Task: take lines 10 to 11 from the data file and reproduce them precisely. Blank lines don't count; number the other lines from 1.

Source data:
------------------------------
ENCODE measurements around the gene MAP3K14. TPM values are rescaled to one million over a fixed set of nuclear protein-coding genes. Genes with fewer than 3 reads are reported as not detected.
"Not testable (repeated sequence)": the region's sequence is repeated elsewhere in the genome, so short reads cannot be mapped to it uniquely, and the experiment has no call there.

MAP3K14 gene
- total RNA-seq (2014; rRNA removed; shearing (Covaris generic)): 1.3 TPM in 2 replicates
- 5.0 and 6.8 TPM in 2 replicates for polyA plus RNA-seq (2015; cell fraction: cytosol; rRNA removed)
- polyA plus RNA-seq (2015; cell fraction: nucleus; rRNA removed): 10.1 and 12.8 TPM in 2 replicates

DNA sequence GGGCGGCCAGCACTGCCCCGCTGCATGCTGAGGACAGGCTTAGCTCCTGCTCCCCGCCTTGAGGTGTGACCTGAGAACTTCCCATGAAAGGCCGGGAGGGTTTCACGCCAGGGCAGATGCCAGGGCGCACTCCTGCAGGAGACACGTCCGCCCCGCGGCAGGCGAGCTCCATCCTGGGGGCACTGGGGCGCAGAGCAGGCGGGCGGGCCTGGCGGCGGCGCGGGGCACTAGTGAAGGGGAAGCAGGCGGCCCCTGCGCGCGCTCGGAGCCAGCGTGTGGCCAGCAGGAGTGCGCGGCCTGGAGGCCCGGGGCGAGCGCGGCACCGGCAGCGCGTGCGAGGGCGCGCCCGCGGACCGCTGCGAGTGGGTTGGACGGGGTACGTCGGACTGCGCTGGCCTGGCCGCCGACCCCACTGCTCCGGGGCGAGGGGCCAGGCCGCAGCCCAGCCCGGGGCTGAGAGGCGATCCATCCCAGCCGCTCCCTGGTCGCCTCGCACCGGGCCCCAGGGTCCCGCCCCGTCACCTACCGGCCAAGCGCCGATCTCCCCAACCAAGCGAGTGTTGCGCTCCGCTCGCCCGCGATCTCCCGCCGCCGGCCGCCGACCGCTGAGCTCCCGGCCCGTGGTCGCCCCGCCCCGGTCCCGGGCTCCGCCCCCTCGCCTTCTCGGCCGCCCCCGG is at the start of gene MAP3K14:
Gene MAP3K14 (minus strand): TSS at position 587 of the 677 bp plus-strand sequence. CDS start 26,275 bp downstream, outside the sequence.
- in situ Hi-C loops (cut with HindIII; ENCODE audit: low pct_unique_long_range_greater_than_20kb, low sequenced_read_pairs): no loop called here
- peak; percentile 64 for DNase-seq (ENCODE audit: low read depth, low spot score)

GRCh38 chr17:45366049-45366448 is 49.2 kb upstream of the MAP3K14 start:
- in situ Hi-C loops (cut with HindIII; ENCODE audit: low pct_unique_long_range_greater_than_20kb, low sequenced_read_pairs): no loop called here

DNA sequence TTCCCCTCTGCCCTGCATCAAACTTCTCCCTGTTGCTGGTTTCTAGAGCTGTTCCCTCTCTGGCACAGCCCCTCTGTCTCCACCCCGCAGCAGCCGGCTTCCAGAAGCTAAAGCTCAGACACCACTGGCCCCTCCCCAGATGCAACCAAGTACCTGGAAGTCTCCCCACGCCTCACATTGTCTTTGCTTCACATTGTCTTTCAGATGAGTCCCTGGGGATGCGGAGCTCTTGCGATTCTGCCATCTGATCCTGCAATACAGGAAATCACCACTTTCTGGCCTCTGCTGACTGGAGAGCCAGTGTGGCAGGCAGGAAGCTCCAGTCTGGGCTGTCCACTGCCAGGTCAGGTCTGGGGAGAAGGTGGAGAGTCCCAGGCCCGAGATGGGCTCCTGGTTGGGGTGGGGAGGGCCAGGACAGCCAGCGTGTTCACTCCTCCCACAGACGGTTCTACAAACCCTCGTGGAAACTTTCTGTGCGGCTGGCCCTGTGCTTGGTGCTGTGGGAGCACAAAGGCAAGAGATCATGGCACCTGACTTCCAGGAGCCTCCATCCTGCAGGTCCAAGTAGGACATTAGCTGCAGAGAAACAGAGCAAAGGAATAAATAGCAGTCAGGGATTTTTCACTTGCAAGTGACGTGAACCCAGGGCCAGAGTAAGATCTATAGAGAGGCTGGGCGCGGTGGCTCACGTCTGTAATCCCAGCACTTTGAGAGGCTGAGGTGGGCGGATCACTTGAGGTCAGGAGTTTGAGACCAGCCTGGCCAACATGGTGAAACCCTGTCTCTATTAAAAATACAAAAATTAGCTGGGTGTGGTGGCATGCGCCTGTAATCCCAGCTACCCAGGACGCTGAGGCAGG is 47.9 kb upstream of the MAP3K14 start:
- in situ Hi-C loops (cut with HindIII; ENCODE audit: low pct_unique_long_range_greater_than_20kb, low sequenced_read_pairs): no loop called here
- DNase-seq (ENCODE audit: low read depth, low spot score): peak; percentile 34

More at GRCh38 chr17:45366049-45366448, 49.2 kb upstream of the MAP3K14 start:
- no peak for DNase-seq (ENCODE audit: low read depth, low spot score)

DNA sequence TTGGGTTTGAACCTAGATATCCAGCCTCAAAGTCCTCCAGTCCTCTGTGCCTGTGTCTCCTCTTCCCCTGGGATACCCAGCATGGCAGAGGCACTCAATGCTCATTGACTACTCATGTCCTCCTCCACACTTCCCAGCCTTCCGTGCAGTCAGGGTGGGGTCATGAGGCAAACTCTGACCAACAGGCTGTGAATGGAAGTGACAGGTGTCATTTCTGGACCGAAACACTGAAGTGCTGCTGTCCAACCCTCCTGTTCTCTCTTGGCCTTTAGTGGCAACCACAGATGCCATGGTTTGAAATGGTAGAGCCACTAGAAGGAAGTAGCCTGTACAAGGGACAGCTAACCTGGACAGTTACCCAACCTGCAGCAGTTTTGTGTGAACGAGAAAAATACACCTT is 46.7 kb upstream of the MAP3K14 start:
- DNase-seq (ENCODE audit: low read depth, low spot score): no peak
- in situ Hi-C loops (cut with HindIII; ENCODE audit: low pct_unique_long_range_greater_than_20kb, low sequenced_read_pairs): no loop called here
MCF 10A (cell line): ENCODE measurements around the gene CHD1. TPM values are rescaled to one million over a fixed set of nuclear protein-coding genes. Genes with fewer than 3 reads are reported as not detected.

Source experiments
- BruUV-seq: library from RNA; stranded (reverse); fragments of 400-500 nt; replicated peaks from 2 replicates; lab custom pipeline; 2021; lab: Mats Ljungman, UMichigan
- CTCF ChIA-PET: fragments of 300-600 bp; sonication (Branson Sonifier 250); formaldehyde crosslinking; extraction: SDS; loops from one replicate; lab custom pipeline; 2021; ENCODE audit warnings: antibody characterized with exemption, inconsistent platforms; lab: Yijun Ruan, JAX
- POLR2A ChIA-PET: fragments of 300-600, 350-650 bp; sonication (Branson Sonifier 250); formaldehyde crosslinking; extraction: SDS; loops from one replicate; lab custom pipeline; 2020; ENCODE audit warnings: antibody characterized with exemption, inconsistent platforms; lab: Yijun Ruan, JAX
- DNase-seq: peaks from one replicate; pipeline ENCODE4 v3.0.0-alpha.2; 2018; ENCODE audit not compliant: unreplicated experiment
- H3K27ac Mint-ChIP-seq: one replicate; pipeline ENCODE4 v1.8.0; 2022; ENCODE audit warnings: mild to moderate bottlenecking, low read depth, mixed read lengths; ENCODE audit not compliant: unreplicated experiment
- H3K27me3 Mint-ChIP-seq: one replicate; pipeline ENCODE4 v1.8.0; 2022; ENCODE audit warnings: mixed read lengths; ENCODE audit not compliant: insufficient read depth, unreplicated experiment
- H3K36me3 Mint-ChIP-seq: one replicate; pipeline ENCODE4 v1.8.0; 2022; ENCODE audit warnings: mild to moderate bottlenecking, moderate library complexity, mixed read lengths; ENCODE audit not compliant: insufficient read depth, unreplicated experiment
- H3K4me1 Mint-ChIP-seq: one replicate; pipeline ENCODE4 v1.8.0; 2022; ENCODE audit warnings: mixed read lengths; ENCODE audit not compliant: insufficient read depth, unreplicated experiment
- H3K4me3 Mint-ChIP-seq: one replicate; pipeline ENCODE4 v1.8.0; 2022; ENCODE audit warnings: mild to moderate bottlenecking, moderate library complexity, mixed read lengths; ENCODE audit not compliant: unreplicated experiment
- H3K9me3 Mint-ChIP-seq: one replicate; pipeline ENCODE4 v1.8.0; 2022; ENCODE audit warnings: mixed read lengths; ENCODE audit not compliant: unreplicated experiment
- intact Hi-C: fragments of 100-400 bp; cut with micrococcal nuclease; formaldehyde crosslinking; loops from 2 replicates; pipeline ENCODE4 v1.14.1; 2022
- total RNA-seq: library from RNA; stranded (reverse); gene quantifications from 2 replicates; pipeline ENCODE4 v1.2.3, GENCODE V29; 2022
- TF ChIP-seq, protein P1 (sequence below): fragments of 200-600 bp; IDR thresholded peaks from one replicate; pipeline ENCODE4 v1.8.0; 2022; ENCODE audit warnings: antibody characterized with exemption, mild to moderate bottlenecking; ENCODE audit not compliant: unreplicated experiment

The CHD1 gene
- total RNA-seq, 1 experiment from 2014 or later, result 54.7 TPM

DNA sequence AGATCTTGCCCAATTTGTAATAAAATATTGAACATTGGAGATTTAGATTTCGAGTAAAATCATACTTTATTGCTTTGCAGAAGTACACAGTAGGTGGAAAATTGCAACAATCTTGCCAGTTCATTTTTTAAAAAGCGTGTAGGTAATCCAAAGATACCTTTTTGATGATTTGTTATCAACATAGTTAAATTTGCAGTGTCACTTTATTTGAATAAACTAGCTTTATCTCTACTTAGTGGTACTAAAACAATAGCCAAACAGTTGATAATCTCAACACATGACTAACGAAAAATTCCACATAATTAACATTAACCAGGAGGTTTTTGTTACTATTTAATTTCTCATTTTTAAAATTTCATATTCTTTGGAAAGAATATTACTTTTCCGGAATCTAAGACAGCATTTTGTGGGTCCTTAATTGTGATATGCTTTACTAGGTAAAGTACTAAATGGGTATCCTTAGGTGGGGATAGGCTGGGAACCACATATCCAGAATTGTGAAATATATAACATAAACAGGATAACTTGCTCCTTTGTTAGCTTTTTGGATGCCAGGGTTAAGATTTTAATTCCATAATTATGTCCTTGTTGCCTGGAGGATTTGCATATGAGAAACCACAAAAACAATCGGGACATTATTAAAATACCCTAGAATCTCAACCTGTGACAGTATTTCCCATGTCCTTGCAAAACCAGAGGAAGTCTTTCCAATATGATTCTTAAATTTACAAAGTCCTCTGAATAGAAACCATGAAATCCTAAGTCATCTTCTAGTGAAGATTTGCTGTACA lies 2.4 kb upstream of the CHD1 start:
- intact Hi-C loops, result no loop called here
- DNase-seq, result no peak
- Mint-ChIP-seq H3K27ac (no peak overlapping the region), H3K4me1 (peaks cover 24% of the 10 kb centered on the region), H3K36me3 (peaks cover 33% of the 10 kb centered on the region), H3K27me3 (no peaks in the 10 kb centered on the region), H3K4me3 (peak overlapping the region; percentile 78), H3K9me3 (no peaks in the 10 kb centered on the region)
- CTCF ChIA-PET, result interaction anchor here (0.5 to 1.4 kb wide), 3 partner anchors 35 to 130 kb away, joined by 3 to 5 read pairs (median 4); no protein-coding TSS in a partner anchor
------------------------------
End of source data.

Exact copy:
- peak; percentile 64 for DNase-seq (ENCODE audit: low read depth, low spot score)

GRCh38 chr17:45366049-45366448 is 49.2 kb upstream of the MAP3K14 start: